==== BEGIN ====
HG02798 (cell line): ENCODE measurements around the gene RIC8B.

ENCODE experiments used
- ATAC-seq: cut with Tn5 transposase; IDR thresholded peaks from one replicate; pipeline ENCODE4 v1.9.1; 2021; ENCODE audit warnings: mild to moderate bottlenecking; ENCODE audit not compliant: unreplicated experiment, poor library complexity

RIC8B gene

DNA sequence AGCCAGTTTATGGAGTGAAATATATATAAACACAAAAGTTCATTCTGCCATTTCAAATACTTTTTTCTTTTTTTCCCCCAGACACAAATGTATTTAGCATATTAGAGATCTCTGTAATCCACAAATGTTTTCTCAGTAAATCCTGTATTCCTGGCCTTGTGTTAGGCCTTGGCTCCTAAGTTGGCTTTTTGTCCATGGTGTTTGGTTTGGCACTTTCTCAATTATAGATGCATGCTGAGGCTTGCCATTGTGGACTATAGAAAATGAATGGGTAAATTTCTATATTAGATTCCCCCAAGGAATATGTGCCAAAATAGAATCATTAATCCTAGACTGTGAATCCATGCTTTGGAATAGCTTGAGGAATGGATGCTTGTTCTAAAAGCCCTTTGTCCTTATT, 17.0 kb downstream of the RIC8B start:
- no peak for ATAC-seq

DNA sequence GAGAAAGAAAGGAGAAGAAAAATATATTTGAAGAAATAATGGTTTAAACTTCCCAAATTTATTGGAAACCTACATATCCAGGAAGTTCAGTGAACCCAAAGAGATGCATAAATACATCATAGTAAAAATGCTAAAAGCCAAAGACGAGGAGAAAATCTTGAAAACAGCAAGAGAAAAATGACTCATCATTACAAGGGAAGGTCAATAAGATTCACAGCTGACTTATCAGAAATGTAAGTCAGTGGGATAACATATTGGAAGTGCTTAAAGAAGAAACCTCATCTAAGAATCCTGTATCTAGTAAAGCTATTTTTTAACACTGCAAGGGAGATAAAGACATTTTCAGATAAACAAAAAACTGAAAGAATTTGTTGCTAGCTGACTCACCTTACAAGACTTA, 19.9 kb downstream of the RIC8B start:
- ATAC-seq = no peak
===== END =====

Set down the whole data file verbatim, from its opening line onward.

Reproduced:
HG02798 (cell line): ENCODE measurements around the gene RIC8B.

ENCODE experiments used
- ATAC-seq: cut with Tn5 transposase; IDR thresholded peaks from one replicate; pipeline ENCODE4 v1.9.1; 2021; ENCODE audit warnings: mild to moderate bottlenecking; ENCODE audit not compliant: unreplicated experiment, poor library complexity

RIC8B gene

DNA sequence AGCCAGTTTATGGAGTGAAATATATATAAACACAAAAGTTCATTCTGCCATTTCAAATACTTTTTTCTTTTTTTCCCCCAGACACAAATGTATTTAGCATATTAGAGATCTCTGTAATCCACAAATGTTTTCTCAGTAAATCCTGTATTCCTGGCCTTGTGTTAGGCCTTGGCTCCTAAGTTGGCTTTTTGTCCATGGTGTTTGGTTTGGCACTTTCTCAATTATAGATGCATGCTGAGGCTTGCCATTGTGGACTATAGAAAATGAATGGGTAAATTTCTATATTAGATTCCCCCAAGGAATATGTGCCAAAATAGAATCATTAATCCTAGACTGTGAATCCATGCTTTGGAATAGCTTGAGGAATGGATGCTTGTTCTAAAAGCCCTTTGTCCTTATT, 17.0 kb downstream of the RIC8B start:
- no peak for ATAC-seq

DNA sequence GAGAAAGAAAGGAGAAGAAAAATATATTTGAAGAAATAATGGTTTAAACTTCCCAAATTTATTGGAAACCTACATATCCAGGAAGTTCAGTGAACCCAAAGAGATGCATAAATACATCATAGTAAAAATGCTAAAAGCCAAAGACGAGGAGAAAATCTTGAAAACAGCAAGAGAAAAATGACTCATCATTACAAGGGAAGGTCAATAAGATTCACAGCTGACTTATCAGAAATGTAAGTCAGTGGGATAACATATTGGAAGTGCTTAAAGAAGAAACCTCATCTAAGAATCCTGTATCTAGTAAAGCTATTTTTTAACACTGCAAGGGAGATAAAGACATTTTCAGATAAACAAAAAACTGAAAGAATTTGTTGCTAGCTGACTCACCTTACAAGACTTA, 19.9 kb downstream of the RIC8B start:
- ATAC-seq = no peak